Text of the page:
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  Girls’ elite football in England and the intersection of race, ethnicity, gender and social class

   School of Science & Technology

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  Dr Ali Bowes  No more applications being accepted  Competition Funded PhD Project (Students Worldwide)

About the Project

Project ID: SST_2_5

The proposed PhD study will explore minority ethnic girls’ accessibility to and/or retention within grassroots and elite youth football in England. During the 2022 UEFA Women’s European Championships, the issue of racial inequality in the England women’s set up was widely commented on within popular media channels (The Guardian, 2022). These contestations highlighted a need for further research within the women’s game, specifically at grassroots and/or elite youth level, to understand the complexities for those who may be marginalised due to their ‘race’ or ethnicity, and/or those who are socio-economically disadvantaged (Allison, 2019).

Although there is a growing body of research relating to the experiences of Black and Asian men in football (Hylton, 2010; Campbell, 2016; Kilvington, 2019; Burdsey, 2020), research pertaining to minority ethnic women in football is minimal (Scraton et al., 2005), and this remains the case (Williams, 2013; Ratna, 2013; Bowes and Culvin, 2020). As a result, this research explores the intersections of gender and ‘race’, alongside social class, within youth football in England.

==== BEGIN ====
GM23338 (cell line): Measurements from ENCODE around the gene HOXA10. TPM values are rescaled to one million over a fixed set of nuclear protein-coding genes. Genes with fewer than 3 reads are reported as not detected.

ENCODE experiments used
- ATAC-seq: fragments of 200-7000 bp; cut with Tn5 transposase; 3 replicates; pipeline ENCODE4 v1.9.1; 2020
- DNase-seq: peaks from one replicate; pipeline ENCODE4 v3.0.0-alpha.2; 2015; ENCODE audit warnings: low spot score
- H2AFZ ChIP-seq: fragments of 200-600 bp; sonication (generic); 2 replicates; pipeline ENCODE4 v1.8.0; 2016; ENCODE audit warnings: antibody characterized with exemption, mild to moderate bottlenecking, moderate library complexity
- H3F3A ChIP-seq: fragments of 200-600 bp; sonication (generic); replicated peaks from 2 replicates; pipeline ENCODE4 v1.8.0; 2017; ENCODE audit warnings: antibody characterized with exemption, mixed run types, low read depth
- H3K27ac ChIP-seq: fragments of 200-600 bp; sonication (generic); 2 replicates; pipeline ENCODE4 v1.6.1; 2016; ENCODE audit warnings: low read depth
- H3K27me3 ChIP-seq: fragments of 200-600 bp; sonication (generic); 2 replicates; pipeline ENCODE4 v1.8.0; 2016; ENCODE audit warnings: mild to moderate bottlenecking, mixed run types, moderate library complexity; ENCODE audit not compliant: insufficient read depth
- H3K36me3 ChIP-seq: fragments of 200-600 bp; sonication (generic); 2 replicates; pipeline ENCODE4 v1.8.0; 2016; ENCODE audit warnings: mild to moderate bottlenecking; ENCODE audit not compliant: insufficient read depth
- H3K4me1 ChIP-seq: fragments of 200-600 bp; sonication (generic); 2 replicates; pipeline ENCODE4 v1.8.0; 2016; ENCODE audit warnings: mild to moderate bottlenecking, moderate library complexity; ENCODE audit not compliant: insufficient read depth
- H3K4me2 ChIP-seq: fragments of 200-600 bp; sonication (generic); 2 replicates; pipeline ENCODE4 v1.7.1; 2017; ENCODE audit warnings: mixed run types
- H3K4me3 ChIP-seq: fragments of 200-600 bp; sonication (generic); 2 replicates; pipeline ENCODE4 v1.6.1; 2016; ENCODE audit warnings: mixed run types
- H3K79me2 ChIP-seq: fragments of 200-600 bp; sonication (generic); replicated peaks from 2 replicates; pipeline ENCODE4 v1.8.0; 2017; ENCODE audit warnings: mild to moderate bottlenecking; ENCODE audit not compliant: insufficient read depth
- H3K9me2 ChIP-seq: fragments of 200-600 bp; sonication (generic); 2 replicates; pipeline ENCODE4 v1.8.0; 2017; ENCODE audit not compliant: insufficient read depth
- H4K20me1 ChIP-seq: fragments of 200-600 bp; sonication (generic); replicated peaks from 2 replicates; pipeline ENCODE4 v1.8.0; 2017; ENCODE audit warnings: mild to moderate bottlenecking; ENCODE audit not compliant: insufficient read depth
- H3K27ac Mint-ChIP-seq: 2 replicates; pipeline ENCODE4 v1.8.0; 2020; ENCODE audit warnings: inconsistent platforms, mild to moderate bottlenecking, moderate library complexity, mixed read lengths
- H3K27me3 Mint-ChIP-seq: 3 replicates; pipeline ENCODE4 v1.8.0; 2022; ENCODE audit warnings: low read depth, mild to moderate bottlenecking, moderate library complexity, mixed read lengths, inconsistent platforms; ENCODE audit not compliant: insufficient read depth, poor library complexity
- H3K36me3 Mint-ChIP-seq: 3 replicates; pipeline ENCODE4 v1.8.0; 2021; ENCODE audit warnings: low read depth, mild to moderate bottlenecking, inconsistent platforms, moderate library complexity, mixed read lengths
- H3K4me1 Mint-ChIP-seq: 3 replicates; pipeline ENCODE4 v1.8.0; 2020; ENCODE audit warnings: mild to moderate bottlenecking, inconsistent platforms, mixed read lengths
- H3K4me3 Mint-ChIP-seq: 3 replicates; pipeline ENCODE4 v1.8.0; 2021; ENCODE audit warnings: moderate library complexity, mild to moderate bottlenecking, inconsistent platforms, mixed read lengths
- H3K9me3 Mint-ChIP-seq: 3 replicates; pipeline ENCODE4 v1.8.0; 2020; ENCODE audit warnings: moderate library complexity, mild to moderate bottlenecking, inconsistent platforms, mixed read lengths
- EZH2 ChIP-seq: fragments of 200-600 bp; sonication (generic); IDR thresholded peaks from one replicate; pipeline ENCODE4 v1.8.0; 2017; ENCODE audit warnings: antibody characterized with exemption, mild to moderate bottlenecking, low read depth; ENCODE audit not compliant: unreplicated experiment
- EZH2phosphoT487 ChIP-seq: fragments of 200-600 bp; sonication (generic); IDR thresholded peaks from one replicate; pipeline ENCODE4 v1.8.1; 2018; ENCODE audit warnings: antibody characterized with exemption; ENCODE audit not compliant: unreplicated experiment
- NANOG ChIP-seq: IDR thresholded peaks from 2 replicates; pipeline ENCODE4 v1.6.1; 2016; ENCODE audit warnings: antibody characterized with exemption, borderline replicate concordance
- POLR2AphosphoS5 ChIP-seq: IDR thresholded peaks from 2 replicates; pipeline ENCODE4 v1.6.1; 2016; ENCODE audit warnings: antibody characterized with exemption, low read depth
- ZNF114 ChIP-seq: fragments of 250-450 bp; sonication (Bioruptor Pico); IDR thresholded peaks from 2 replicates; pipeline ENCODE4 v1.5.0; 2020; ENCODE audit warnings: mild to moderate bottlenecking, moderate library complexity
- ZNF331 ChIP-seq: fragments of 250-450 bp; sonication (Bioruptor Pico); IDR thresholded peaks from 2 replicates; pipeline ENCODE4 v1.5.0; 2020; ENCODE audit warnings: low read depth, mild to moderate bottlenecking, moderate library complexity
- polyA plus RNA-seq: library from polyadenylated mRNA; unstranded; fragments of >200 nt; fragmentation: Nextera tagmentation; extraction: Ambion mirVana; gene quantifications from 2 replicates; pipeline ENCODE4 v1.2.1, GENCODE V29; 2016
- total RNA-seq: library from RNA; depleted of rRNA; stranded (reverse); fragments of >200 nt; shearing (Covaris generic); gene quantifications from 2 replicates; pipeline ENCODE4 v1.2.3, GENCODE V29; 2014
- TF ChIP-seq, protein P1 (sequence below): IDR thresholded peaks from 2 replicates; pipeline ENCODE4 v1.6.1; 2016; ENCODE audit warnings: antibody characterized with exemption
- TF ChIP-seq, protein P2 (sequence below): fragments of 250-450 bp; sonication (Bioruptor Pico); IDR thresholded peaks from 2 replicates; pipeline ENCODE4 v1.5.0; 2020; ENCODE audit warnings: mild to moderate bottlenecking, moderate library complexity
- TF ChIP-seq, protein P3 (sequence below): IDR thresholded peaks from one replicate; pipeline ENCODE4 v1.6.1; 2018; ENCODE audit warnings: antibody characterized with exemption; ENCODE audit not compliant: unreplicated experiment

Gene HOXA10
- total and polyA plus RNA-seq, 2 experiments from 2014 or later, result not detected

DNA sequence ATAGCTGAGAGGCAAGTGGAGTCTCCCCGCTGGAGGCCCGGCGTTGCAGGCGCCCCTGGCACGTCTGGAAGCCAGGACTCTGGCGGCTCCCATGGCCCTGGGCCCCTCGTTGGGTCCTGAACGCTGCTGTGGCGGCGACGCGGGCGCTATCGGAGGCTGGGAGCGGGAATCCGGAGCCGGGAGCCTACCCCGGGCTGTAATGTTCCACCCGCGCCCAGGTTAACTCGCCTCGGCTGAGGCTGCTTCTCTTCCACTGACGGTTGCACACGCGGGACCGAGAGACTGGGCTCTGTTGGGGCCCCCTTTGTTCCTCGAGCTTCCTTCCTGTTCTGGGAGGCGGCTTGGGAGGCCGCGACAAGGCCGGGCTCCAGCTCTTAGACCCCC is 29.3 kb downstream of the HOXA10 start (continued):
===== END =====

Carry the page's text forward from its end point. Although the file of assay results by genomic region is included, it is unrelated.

In England, elite girls’ football has undergone a large restructure in light of issues of accessibility and growth. This new structure sees up to 70 Emerging Talent Centres (ETCs) established across England, catering for girls aged between 8 and 16, and enabling 95% of players accessing ETC’s within an hour of their home by 2024, and more than doubling the numbers of girls who are involved. However, it remains that accessibility may still be an issue, via enforced marginalisation of communities that are based in urban locations and therefore restricted access to elite football structures, many of whom are from minority ethnic communities.

Additionally, insight into the girls and women’s football workforce is also necessary, as Bradbury (2017) explains that racialised minorities are excluded from football coaching (Rankin-Wright et al., 2017) and management opportunities.  As a consequence, there may be a lack of cultural understanding and sensitivity towards players, parent and carers within elite environments (Lusted et al., 2020).

The aims of this research are as follows:

- Analyse the structure, policy and practice of the elite girls’ football pathway in England, with respect to social class, ‘race’ and ethnicity.

- Examine the experiences of minority ethnic girls’ and their parents/carers, within both elite and grassroots pathways to better understand issues of access and opportunity.

- Explore cultural sensitivity within the elite girls’ football workforce, and how this may impact upon the needs of minority ethnic athletes and parents/carers.

Supervisory Team:

Dr Ali Bowes

Anika Leslie-Walker

Dr. Cleveland Barnett

Business & Management (5) Communication & Media Studies (7) History & Archaeology (19) Politics & Government (30) Sociology (32) Sport & Exercise Science (33)

Where will I study?

 About the Project